Patriarchate of Karlovci

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Patriarchate of Karlovci

Карловачка патријаршија
Karlovačka patrijaršija
TerritoryHabsburg monarchy
HeadquartersKarlovci, Habsburg monarchy (modern Sremski Karlovci, Serbia)
DenominationEastern Orthodox
Sui iuris churchSelf-governing Eastern Orthodox Patriarchate
LanguageChurch Slavonic
Patriarchate of Karlovci in 1909
Patriarchate Court in Sremski Karlovci, around 1890
Patriarchate Court in Sremski Karlovci, 2014

The Patriarchate of Karlovci (Serbian: Карловачка патријаршија, romanizedKarlovačka patrijaršija) or Serbian Patriarchate of Sremski Karlovci (Serbian: Српска патријаршија у Сремским Карловцима, romanizedSrpska patrijaršija u Sremskim Karlovcima), was a patriarchate of the Eastern Orthodox Church that existed between 1848 and 1920. It was formed when the Metropolitanate of Karlovci was elevated to the rank of patriarchate.[1][2] The Patriarchate of Karlovci nominally existed until 1920, when along with several other Eastern Orthodox jurisdictions in the defunct Austro-Hungarian Empire, as well as the Metropolitanate of Cetinje, it was merged with the Metropolitanate of Belgrade to form the united Serbian Orthodox Church.[3][4] The seat of the Patriarchate was in Karlovci (today Sremski Karlovci, Serbia).


At the May Assembly in Sremski Karlovci in 1848, prior to the Serb uprising of 1848–49, the Serbs of the Habsburg monarchy proclaimed the creation of the Serbian Vojvodina, a Serb autonomous region within the Monarchy. The metropolitan of Karlovci, Josif Rajačić, was also proclaimed "Serbian Patriarch", thus the Metropolitanate of Karlovci became a Patriarchate.[5] The title of "Serbian Patriarch" given to Rajačić was confirmed by the Emperor Franz Joseph I the same year.[6]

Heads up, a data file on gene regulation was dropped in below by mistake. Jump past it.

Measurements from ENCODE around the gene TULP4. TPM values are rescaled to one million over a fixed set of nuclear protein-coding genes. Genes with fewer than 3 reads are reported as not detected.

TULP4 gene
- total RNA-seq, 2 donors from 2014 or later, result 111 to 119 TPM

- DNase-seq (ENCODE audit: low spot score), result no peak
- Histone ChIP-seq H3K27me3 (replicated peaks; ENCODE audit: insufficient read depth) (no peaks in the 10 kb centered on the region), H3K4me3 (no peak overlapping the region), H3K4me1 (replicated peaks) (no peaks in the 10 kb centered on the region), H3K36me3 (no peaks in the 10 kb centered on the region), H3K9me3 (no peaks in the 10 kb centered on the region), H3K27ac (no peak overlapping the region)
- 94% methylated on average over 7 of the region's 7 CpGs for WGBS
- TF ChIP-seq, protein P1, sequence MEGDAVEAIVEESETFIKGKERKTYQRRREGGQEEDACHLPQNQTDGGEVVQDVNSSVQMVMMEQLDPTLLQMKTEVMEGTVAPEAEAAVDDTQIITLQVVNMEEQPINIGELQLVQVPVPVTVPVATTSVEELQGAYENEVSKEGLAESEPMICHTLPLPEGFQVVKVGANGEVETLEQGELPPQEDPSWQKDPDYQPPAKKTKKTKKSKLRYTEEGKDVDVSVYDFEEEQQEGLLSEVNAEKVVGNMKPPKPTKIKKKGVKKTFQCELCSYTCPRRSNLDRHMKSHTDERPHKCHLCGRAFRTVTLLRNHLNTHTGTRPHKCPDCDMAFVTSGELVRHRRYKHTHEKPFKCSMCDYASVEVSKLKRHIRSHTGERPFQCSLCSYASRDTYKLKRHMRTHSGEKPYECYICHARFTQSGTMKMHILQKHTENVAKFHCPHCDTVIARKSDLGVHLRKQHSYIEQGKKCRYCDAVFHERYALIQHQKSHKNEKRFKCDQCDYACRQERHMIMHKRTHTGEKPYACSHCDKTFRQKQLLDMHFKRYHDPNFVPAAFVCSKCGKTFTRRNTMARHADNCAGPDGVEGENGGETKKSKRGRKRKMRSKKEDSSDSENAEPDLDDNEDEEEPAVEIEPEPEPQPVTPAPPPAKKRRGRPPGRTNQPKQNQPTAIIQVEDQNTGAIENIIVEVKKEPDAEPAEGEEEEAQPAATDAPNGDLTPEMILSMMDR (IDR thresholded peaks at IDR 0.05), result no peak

This confirmation of Rajačić as the Serbian Patriarch, and Stevan Šupljikac as Vojvoda, was a political move made by Emperor Franz Joseph I. He was confronted with revolution in his country and had difficulties subduing the Hungarians under Kossuth. Šupljikac and his Croatian counterpart, Josip Jelačić supported the Emperor against the Hungarians.[6]

The position of Serbian Orthodox Church and Serbs in Austria and Hungary was regulated in reforms brought about first by Empress Maria Theresa and later by Emperor Joseph II. The Serbian Church-Public Council of 1769 regulated the Serbs and their Church status in a special paper named "Regulament" and, later, in the "Declaratory Rescript of the Illyrian Nation" issued by Maria Theresa in 1779. These acts regulated the life of the Metropolitanate of Karlovci until 1868. Emperor Franz Joseph I published a special edict regulating Serbian Orthodox Church affairs and his edict was in force until the unification of Serbian Churches in 1920.[7]

The establishment of the Patriarchate in Karlovci was seen as restoration of Serbian unity in Austria and Hungary and the patriarch was even considered the ranking personage among the Serbs.[8] Some authors claimed that actually the Habsburg dynasty in Austria founded the patriarchate of Karlovci.[9]

In 1865, the Eastern Orthodox Romanians that were under jurisdiction of the Patriarchate of Karlovci were separated and transferred to the jurisdiction of newly created Romanian Metropolitanate of Sibiu. Process was accomplished by mutual agreement that included the transfer of the Eparchy of Arad and eastern parts of Eparchy of Temišvar and Eparchy of Vršac.

In 1873, Bishopric of Chernivtsi in Bukovina, that was since 1783 under the spiritual jurisdiction of Karlovci, was elevated to the rank of Archbishopric when new Metropolitanate of Bukovinian and Dalmatia was created. New Archbishop of Chernivtsi gained jurisdiction over Serbian eparchies of Dalmatia and Kotor, that also were (until then) under spiritual jurisdiction of Karlovci.[1]

Emperor Franz Joseph I exercised full control over the Patriarchate. In 1890, contrary to the Serb Church Congress ruling and the Orthodox tradition, he promoted Georgije Branković to the patriarchal throne. That way the emperor discredited the Church hierarchy in the eyes of laity and encouraged rise of the anti-clerical Serb People's Radical Party in Austria-Hungary.[10][11]

The last patriarch, Lukijan Bogdanović, was murdered in 1913. After his death, the patriarchal throne remained vacant for the last seven years of its existence, with following bishops serving as locum tenens: Miron (Nikolić) of Pakrac (1913 and 1914–1919), Mihailo (Grujić) [sr] of Gornji Karlovac (1913–1914) and Georgije (Letić) of Temišvar (1919–1920; coadjutor 1918–1919).